What is clear from these hearings is that the Executive has virtually left out New York’s First Responders in the planning and supplying of their response to natural and man-made disasters. This has led to a lack of equipment and supplies and a serious inability to communicate during even the simplest of emergencies. If our First Responders are to meet the threat of terrorism and other disasters, we need to take advantage of their expertise and experience. Our lives depend on it.

The Assembly has developed a comprehensive plan to enhanced preparedness, the “Terrorism Prevention, Preparedness and Enforcement Act” (A.10543) which contains initiatives to enhance First Responder preparedness, described in detail in this report.

Inadequate Federal Funding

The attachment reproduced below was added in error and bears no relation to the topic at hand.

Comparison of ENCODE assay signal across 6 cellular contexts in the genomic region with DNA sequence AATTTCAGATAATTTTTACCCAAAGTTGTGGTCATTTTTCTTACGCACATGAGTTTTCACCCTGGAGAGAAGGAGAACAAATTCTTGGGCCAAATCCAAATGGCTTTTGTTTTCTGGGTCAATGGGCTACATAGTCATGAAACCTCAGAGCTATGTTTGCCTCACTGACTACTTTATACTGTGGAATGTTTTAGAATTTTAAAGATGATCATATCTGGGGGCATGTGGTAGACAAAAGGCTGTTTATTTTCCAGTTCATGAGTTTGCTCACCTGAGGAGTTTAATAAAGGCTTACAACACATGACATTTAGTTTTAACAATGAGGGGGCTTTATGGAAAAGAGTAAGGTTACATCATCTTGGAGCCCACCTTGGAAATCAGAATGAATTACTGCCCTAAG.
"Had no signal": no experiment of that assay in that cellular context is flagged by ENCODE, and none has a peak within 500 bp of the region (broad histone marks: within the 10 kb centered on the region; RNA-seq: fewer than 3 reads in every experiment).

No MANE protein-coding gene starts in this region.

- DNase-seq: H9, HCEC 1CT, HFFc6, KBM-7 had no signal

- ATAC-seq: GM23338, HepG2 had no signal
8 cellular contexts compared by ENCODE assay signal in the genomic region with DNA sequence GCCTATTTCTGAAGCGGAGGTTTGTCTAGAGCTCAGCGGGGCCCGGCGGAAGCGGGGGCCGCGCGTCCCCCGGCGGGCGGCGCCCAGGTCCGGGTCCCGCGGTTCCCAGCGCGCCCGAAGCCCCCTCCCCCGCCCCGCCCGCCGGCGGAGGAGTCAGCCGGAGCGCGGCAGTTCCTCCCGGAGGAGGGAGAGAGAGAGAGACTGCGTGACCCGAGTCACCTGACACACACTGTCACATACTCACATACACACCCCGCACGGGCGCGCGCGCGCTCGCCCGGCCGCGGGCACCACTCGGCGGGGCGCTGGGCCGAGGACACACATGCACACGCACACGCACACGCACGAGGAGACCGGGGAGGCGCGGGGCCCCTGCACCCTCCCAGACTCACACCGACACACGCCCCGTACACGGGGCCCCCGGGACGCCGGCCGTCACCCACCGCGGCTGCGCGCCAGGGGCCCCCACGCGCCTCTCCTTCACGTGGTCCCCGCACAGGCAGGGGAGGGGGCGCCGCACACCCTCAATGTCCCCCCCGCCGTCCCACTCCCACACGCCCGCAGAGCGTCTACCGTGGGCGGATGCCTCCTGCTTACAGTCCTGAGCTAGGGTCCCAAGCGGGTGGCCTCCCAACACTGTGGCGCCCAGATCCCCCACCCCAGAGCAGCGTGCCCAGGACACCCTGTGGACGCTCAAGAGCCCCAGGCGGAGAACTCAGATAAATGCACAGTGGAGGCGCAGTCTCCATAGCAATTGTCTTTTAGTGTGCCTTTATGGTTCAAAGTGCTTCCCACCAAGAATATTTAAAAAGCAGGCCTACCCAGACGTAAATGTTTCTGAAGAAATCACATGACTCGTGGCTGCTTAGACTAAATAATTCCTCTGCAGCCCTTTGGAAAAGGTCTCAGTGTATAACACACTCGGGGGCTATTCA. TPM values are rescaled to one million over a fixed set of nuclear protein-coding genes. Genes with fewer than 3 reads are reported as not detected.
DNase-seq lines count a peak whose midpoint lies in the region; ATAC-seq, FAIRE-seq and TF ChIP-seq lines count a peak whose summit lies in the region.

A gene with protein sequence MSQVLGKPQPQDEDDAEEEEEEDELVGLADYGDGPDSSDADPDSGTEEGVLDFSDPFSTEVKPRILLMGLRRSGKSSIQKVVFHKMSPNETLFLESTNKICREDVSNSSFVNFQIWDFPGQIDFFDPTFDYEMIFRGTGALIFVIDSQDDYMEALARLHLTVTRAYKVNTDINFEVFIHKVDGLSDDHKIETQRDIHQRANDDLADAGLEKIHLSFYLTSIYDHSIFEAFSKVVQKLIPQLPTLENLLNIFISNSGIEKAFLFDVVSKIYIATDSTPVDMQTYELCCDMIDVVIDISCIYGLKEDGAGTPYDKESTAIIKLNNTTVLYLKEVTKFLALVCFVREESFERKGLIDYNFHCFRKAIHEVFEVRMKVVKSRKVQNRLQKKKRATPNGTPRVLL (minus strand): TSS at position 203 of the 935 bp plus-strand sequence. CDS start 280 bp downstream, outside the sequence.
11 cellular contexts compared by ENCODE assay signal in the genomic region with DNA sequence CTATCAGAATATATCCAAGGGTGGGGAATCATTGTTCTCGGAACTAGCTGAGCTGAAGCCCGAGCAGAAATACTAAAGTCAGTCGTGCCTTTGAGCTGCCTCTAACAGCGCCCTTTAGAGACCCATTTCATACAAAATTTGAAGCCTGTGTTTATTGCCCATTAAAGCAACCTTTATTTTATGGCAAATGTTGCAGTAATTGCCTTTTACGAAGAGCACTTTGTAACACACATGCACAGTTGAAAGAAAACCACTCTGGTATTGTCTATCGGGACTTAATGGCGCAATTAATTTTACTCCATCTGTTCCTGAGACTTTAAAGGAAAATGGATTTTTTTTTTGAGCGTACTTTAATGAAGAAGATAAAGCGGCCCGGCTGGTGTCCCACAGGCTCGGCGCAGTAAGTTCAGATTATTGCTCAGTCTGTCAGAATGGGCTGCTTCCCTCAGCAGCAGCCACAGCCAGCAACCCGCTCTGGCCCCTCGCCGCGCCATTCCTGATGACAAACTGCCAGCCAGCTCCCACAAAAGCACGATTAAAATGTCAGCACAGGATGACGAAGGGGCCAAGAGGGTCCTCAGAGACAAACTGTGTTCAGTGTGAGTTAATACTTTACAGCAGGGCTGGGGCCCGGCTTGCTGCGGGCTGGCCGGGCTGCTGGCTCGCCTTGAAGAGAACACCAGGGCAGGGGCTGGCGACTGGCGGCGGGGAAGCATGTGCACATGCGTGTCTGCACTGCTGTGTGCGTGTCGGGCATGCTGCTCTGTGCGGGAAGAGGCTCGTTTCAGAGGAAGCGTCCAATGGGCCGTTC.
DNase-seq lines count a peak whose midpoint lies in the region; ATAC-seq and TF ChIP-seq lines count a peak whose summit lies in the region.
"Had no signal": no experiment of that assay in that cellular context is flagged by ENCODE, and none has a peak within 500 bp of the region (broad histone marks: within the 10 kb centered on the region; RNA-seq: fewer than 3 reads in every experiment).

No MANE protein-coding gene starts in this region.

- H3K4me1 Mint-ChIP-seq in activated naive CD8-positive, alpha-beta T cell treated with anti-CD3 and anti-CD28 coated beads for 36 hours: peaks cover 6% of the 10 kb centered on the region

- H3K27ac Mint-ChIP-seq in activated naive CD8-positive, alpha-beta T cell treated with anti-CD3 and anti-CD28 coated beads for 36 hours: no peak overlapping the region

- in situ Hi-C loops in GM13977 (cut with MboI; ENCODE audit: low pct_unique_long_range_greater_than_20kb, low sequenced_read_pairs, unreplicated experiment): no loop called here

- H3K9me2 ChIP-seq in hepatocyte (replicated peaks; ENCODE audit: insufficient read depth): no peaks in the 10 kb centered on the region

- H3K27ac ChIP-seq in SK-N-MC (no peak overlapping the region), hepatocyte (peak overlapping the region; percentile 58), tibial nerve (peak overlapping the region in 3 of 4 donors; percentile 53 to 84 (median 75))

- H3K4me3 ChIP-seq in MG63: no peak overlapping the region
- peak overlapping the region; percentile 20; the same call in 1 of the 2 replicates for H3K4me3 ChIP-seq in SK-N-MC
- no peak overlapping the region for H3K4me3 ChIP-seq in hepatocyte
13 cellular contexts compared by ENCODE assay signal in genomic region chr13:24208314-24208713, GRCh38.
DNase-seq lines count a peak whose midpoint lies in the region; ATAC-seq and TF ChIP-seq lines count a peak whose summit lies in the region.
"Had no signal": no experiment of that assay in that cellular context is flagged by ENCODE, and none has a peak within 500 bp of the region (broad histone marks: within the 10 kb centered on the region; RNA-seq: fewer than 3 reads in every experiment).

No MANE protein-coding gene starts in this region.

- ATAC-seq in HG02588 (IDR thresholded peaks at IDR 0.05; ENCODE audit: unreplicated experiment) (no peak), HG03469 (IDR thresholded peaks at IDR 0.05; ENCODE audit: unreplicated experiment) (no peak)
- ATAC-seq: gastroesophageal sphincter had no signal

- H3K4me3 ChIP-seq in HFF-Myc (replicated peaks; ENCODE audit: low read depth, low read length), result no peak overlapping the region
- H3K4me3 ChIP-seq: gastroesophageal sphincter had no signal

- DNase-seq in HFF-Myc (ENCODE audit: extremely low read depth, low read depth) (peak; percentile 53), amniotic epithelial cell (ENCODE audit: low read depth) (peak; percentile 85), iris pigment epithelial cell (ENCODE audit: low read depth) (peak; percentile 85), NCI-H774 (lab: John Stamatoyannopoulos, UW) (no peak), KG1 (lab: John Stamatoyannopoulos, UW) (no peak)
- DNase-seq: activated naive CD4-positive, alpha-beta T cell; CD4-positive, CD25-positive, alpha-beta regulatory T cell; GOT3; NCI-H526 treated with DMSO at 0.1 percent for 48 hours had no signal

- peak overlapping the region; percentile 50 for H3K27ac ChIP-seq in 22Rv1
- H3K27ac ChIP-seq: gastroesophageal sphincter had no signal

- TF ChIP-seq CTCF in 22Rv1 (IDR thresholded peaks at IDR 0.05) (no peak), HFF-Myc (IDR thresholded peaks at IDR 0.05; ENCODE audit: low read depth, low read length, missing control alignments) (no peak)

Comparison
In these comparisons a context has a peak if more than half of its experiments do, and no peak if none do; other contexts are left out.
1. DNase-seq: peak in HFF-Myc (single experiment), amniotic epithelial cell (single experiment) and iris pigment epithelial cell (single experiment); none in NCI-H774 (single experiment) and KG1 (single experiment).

Fair federal funding is vital to New York’s preparedness efforts. For every dollar New Yorkers send to Washington, we get back only 85 cents - ranking our state 40th in the nation, according to a recent estimate by the non-partisan Tax Foundation. The Business Council of New York State found also that for fiscal years 2000 and 2001, New York was shortchanged nearly $87 billion from the federal government. And when it comes to all-important federal anti-terrorism funding, New York State’s share per capita ranks close to last among the 50 states.

New York was the target of a terrorism attack in 1993, and was the biggest victim of the Sept. 11, 2001 attacks, yet the State is second to last in 2003 Office of Domestic Preparedness Homeland Security Grants, according to the Federal Funds Information for States. Per capita, Wyoming receives more than seven times the amount of homeland security funding than New York - or $35.67 per capita in Wyoming and $5.09 per capita in New York.